Current Activity at the University of Glasgow: Our current research on sensor integration and onboard data processing has focused on the development of microsystems capable of performing simultaneous multiparameter physiological analysis both in vivo and in vitro. The technology has a range of applications in the detection of disease and abnormalities in medical research. Our overall aim has been to deliver enhanced sensor functionality, reduced size and low power consumption, through system level integration on a common integrated circuit platform comprising sensors, analogue and digital signal processing, and signal transmission. We have therefore created a platform which comprises a novel analytical microsystem incorporating a four channel microsensor array for real time determination of temperature, pH, conductivity and oxygen (work pioneered by Professor Jon Cooper and Dr Erik Johanessen). The sensors have been fabricated using standard photolithographic pattern integration, and are controlled using a custom made application specific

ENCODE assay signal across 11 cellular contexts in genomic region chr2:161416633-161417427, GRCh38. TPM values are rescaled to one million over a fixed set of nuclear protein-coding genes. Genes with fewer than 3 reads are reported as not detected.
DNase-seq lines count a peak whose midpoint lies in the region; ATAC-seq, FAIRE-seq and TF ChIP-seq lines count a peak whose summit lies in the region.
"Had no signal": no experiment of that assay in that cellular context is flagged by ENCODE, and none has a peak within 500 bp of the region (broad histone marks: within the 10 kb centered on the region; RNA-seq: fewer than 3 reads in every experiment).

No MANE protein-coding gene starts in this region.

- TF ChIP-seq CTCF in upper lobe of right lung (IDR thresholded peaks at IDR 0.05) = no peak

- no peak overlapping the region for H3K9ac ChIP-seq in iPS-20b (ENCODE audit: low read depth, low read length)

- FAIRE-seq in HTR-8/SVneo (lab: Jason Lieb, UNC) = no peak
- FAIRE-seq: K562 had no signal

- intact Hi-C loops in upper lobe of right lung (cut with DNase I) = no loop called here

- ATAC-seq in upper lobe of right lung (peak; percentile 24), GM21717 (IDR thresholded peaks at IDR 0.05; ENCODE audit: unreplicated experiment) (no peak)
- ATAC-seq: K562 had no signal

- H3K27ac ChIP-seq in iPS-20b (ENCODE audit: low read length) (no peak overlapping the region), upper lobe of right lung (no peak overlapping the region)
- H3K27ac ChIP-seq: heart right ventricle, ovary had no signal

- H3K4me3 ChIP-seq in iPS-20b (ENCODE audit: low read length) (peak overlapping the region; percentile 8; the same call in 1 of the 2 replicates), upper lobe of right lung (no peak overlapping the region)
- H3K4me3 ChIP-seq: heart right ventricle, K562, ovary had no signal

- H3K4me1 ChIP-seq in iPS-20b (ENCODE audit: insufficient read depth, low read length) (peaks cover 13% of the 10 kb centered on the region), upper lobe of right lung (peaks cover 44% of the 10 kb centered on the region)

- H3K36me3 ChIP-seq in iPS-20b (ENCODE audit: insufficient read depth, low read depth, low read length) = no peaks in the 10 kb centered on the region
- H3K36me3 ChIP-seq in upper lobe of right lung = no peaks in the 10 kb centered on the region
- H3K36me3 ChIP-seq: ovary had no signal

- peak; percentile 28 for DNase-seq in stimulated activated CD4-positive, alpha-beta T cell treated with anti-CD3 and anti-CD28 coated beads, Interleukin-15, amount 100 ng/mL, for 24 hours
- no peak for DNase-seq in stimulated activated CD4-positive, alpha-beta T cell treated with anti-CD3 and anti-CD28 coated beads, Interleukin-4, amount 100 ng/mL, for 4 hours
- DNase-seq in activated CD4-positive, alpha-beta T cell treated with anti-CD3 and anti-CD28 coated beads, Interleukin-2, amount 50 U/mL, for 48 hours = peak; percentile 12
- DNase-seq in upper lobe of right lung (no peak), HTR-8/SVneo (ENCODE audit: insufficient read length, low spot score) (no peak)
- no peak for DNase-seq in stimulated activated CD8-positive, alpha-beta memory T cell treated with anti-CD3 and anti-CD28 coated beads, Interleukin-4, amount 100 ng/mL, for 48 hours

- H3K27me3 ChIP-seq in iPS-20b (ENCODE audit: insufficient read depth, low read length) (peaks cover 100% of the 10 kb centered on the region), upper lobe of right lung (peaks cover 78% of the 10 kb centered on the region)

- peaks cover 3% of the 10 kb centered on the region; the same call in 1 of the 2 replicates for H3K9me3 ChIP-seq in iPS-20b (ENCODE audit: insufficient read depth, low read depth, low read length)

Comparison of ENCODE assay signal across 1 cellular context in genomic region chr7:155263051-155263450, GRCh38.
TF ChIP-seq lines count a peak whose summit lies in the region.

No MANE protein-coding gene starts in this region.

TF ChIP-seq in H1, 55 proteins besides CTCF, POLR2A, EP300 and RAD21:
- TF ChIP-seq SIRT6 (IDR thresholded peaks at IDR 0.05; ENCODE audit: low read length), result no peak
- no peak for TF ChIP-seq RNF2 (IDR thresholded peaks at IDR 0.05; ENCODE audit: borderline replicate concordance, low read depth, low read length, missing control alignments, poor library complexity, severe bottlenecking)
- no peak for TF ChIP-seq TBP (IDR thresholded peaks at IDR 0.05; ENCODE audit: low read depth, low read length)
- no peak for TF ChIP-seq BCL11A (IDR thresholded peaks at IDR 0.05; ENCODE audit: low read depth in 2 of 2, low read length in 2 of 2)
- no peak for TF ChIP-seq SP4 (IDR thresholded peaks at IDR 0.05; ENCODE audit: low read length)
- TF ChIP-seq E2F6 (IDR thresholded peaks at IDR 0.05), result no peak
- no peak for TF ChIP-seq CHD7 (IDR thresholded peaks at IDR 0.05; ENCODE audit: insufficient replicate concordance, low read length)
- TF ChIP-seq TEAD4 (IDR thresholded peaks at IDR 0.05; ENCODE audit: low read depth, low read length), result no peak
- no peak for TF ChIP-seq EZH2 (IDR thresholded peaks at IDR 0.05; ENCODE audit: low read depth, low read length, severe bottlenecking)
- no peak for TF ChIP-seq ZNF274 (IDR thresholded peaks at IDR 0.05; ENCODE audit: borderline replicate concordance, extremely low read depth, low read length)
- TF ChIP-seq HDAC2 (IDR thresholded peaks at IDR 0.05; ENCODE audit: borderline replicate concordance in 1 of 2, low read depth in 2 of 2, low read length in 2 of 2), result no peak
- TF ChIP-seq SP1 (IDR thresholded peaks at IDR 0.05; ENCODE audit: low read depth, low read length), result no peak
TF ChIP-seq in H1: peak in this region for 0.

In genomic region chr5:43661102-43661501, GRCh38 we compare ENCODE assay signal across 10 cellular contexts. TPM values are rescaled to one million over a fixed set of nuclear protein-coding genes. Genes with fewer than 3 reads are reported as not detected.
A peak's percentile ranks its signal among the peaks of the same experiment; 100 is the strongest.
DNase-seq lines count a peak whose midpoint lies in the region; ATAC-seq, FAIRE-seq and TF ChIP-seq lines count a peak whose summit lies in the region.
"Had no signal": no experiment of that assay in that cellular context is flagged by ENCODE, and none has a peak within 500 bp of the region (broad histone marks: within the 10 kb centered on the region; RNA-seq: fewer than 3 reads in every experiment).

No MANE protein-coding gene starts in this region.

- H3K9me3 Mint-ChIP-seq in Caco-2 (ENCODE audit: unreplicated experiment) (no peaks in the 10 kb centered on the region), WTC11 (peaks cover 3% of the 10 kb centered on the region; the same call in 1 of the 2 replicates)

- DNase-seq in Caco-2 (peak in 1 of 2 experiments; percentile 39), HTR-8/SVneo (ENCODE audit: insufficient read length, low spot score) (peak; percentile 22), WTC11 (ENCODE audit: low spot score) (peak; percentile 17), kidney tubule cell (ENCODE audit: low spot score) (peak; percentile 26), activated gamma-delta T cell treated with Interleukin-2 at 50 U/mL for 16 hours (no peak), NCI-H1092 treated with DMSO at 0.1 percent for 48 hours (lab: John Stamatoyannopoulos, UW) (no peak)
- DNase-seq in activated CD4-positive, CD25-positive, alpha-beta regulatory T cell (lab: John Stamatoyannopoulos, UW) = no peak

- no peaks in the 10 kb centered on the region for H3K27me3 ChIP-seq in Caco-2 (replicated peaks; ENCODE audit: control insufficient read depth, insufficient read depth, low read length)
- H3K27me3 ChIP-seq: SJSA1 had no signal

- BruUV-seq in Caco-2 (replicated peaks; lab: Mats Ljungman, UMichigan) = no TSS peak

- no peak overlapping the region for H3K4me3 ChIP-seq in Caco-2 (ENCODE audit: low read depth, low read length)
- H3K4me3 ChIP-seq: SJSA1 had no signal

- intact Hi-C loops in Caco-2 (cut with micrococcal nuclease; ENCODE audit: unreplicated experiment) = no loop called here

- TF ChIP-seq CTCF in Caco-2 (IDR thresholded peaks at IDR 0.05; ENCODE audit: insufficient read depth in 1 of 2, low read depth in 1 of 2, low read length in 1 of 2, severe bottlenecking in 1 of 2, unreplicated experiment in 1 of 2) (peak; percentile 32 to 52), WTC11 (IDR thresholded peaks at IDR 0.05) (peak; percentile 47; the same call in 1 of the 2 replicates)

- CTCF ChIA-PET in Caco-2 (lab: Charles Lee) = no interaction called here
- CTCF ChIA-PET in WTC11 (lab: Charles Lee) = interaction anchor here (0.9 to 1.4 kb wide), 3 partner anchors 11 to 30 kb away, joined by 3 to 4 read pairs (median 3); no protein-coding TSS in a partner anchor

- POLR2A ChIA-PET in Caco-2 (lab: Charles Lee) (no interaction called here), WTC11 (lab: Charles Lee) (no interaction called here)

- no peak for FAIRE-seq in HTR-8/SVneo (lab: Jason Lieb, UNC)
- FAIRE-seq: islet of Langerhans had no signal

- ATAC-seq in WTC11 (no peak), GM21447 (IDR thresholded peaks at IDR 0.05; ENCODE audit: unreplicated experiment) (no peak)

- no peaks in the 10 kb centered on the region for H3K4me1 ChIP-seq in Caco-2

Bown and G. (Middle) Schematic (top) and photo (below) of the Glasgow IDEAS capsule." Brit. and the temperature sensor does not have a pH dependence). s. 1961. Although the capsule is currently too large to swallow. prior to data acquisition on a computer. W. Extensive literature searching has revealed that we are the only group world-wide working at this state of the art in multi-channel remote wireless sensing (e. Watson. "pH Profile of gut as measured by radiotelemetry capsule. and are currently working with the Veterinary School at the University of Glasgow on performing multi-channel in vivo experiments. whilst also compensating for temperature induced signal changes in the other sensors. a. 1957. As expected the response of the pH sensor has a Nernstian dependence on temperature (although the reverse is not true. showing the importance of temperature sensing. switching sensors and-or power on and off. 1239-1240. T. All of these measurements will. for the first time. pp. Journal. A receiver allows remote control of the Labon-a-Pill’s function. between sensors. Figure 1: (Left) showing the ISFET. Riddle. H. but also are a platform that will enable greater sensor functionality to be created (e. Mackay and B. An integrated radio transmitter sends the signal to a local receiver (base station).c) and the electrochemical oxygen sensor (Chip 2. 40% through careful layout of the packaging and surface mount.integrated circuit (ASIC). C. vol. References: 1. the hybrid approach towards its construction provides considerable experimental flexibility. the electrochemical oxygen sensor could be readily modified in order to develop a sensor interface for the implementation of immunoassay technology). despite the fact that they are located proximal to each other on the chip (and share the same microsystem for signal collection and transmission). on demand. vol 12. 3. Figures e and f show detail of the pH and oxygen sensor. pp. R. Jacobson. and a three-electrode electrochemical cell. We have now presented real time wireless data transmission from a model in vitro experimental setup. b. an ion selective field effect transistor." New Scientist. pp. H. 1972. there is already a class of oesophageal pH sensors that are available in clinical practice). pO2) not only provide useful information for applications in industry and biomedicine per se. 179. S. 419-421. be used to perform in vivo physiological analysis of the GI-tract. 104-106. vol 2. The ASIC samples the data with 10 bit resolution prior to communication off chip as a single interleaved data stream. designed in Glasgow (by Dr Dave Cumming and Dr Wang Li) and fabricated by Europractice. to detect the level of dissolved oxygen in solution." Nature. B. "The radio pill.g. respectively. temperature and conductivity sensor (Chip 1. There has also recently been serious interest from two multinational electronics companies in obtaining IP generated through this work. Sladen. S. Wolff. d). It is estimated that the volume of the pill could be readily reduced by ca. a pair of direct contact gold electrodes to measure conductivity. These four sensors (pH. "Endoradiosonde. The Figure also shows that there is no signal cross-talk across the capsule. 2. Med. S. J. (Right) a recoding of pH and temperature using wireless transmission of data from a model gut system.g.E. ISFET to measure pH. Meldrum. . L. The sensors comprise a silicon diode to measure the body core temperature. in the future.